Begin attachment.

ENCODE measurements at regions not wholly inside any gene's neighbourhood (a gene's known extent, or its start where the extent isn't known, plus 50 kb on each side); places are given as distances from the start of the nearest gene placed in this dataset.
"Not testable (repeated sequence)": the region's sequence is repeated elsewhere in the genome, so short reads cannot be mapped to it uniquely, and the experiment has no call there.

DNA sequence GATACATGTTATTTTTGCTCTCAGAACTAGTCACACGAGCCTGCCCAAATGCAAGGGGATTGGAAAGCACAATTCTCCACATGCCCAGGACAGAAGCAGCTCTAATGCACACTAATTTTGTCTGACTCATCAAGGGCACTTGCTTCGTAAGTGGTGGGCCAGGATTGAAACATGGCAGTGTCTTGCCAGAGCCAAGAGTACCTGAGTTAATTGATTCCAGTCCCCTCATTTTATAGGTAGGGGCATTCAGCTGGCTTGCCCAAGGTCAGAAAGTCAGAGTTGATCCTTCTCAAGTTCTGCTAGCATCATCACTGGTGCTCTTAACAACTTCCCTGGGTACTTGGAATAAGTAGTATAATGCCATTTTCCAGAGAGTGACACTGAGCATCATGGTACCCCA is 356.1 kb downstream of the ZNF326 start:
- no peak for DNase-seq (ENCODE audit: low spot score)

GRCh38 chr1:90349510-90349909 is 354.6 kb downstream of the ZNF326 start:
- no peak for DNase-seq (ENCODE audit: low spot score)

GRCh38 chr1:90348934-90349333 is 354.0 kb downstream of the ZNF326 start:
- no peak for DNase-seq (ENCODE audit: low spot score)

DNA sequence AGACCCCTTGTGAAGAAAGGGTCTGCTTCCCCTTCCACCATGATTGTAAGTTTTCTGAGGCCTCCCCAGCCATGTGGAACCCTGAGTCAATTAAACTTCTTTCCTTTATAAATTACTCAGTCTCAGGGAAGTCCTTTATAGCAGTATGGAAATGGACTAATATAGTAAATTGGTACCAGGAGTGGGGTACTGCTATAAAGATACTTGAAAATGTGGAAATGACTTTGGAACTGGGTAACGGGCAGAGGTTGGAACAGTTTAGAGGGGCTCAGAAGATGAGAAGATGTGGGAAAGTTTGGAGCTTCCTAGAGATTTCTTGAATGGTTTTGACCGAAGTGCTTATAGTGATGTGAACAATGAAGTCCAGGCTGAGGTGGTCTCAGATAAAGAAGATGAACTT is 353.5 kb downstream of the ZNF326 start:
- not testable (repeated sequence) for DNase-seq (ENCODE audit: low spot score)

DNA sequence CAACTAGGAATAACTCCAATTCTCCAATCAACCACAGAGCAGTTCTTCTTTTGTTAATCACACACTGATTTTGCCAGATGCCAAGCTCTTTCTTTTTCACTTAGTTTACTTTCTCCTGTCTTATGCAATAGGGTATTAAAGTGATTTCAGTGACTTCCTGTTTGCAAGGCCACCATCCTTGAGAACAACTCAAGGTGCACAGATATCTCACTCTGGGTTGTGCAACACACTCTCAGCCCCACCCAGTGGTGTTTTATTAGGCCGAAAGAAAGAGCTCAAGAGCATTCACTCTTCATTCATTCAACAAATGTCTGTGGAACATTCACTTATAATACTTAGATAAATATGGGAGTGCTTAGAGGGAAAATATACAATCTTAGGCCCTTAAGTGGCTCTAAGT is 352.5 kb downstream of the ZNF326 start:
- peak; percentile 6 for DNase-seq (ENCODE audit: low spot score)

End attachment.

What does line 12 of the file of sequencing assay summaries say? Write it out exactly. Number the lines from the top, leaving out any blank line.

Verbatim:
- peak; percentile 6 for DNase-seq (ENCODE audit: low spot score)